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November 7, 2016

Hesitation Wounds

by Anne Paddock

Little girls are resilient creatures, hiding in graveyards, under a white coat, behind the bathroom mirror of a 747. Every so often we dare ourselves to peek out and sometimes we even move forward, into the daylight – where the assassin has the open shot.

In Hesitation Wounds by Amy Koppelman, the reader is introduced to Dr. Susanna Seliger, a 43-year old psychiatrist who specializes in treatment resistant depression – a career that requires minimal emotional involvement with patients who have exhausted traditional therapy methods. Her tools  are primarily drugs and electrocompulsive shock therapy, the latter of which often causes memory loss – the irony of which is not lost on the reader as the story unfolds.

Locked away, memory is as easy to preserve as truth. The thing is, what you choose to forget is as important as what you allow yourself to remember.

Hesitation_WoundsThe story is narrated by Susanna (Susa) and told to Daniel (Dan), the brother she absolutely adored who died tragically 28 years earlier when they were both teenagers. The siblings were unusually close growing up but being the younger sister, Susa didn’t have the knowledge or experience to understand what was really going on in her brother’s mind in the years leading up to his death, until decades later. His death brought unbearable grief to her life and chartered a future that was rigid and copiously thought out.

…efficiency is obtainable through orderliness, success through proper conduct, professional distance through protocol.  I was primarily a scientist. I provided a medical solution to illnesses that present as emotional problems.

The first chapter of the book is perplexing and confusing, there is so much going on that the plot seems unclear. But, gradually the reader realizes the story is written from the perspective of a woman who has achieved closure and an understanding of herself that took nearly three decades to obtain. There is grief – lots of it – but unlike other books that chronicle loss (The Year of Magical Thinking by Joan Didion), the focus is on how one woman found the strength to move forward and accept that the people we love will leave us.  Read the whole book and then go back and read the first chapter because the seeds of the whole story are planted in the first 12 pages of the book.

The catalyst for change comes in the form of a patient – 46-year old Jim, a journalist who has been suffering from depression for decades. Although talk therapy is rarely part of her treatment regime, Dr. Seliger sees something in Jim and draws him out which in turn draws her out. When he asks her “….if you could spend time with any one person again, who would you want to see?” she reveals herself by answering “Daniel.” When she realizes that “Jim couldn’t visualize the distance between himself and the destination,” she makes a gallant and heartwarming attempt to get him to look forward by telling him where she sees him six years in the future, promising to retell the same story if the electrocompulsive shock therapy takes the memory away. The story will make you cry because it seems so real and so possible.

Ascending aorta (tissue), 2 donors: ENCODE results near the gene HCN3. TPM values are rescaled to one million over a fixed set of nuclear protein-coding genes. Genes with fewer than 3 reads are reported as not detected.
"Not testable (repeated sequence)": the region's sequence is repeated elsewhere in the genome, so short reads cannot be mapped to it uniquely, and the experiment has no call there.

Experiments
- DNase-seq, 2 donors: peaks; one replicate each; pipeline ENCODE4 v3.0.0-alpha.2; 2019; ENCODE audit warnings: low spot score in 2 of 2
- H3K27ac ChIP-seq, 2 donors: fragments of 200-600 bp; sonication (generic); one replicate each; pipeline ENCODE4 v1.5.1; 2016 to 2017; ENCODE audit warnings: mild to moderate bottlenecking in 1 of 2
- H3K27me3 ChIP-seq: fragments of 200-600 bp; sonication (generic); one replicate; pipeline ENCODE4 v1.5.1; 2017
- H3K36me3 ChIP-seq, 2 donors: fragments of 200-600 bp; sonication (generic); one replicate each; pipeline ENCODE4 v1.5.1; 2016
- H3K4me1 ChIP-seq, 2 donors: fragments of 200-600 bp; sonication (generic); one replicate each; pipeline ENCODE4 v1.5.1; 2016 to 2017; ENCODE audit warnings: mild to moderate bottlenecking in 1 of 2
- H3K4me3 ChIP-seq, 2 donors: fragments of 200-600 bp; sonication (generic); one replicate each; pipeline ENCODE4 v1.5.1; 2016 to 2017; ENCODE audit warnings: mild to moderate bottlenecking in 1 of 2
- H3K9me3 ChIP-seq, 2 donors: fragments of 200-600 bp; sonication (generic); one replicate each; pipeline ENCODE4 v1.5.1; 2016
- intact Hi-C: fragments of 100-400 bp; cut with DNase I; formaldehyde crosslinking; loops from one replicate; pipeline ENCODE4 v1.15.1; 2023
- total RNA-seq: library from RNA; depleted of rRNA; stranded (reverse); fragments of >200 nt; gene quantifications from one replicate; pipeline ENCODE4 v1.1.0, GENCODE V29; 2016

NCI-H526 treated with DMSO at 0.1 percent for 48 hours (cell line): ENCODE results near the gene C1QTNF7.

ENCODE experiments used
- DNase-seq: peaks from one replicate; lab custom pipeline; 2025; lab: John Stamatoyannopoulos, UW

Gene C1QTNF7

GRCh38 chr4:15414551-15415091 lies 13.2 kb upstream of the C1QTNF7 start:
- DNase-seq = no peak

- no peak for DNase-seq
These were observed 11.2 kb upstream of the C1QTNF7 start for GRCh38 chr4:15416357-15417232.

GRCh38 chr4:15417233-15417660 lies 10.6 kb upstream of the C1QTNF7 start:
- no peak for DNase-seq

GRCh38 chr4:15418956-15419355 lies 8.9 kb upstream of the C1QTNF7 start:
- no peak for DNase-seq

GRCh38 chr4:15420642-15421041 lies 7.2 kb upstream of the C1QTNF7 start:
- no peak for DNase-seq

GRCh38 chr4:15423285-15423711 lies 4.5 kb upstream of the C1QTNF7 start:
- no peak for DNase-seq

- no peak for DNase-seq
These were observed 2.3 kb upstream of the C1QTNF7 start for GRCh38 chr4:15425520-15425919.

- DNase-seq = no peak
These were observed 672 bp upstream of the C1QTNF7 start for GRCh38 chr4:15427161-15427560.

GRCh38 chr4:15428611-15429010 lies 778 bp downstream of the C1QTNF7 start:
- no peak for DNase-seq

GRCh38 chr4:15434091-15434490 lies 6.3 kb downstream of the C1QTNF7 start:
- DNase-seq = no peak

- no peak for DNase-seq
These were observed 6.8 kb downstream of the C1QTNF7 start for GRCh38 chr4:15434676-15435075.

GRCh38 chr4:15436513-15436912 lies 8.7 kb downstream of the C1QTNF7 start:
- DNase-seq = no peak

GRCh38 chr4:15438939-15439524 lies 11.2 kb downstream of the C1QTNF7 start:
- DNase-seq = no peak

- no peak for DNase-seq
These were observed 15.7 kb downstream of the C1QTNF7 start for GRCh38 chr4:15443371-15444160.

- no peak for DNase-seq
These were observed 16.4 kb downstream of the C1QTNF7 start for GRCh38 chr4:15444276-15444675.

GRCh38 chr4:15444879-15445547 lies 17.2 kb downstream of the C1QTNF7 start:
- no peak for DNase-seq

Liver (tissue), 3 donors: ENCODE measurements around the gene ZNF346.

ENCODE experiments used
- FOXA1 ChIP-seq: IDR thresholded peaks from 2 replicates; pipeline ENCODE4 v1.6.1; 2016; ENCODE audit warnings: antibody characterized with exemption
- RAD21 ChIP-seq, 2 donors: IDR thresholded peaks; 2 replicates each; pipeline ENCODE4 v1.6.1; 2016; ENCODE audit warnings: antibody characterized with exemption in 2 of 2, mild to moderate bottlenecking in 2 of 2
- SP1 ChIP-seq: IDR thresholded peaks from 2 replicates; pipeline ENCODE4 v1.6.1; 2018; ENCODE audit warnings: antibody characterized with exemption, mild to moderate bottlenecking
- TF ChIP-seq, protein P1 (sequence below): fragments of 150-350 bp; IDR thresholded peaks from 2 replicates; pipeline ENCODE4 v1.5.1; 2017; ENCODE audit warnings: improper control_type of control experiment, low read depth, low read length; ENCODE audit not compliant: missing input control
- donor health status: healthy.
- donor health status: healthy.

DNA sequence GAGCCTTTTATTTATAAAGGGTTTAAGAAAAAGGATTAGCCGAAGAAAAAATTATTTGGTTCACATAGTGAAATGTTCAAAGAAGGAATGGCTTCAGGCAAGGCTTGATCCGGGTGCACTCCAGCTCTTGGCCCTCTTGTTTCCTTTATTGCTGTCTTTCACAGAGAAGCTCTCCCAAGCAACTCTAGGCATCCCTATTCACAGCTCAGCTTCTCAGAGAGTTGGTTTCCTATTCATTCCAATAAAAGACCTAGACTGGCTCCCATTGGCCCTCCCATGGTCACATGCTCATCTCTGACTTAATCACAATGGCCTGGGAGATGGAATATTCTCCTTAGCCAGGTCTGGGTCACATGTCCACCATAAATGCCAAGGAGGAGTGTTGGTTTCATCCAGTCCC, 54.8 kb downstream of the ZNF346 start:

The author notes that depression is an insidious disease, robbing patients of forethought and making them reactive participants oblivious to what suicide does to those who are left to ponder the what-if’s and navigate the “quicksand emotion” of grief (“The better you become at the art of rationalizing your behavior, the more certain you are to sink”). Although Seliger’s reluctance to take chances is a result of what she lost, the loss is not just about Daniel. It’s about losing her father as a child, her brother as a teenager, and her mother as an adult. It’s also about losing opportunity by taking a road that minimized intimacy and left her feeling hollow.

I’ve lived my whole life in reaction, Dan.  Fear of intimacy masquerading as self-reliance. Inflexibility as conviction. Audacity as fearlessness.  To the world, a broken person can appear whole when in truth each action is as automatic and hollow as the knee jerking after being hit with a doctor’s hammer.

And, it’s about having enough self-respect to stand up and take control of life when all the safeguards failed.

The backdrop of the story is the 1980’s and the author has a total grasp of the culture at the time:  Pat Benatar, Lifesavers, Farrah Fawcett, bicycles with banana seats, joints, Twinkies, Wonder Bread, Phil Donahue, Easy Bake Oven, Camaros, Freebird, Joan Jett, Led Zeppelin, Pinball, and Crackerjacks, along with the  issues that still make headlines today: First Amendment and free speech, police brutality, and youthful outrage. But, the real beauty of the author’s writing is that the reader feels like she is listening to the most intimate thoughts of someone who has a been to hell and back. At times, the prose feels like a dream with all the illogical thinking our brain does while the body sleeps and at other times a deeply honest account of a painful journey. It’s the combination – the logic and the illogical – that make this book a deeply moving account of loss and redemption.

The hows and whys can seem complicated, but it’s pretty simple really. There are two options. There is laughing and there is death. And in between, for an infinitesimally short moment, if you decide to partake in the folly, there is life.”

Just because you can’t see him doesn’t mean he’s not here.

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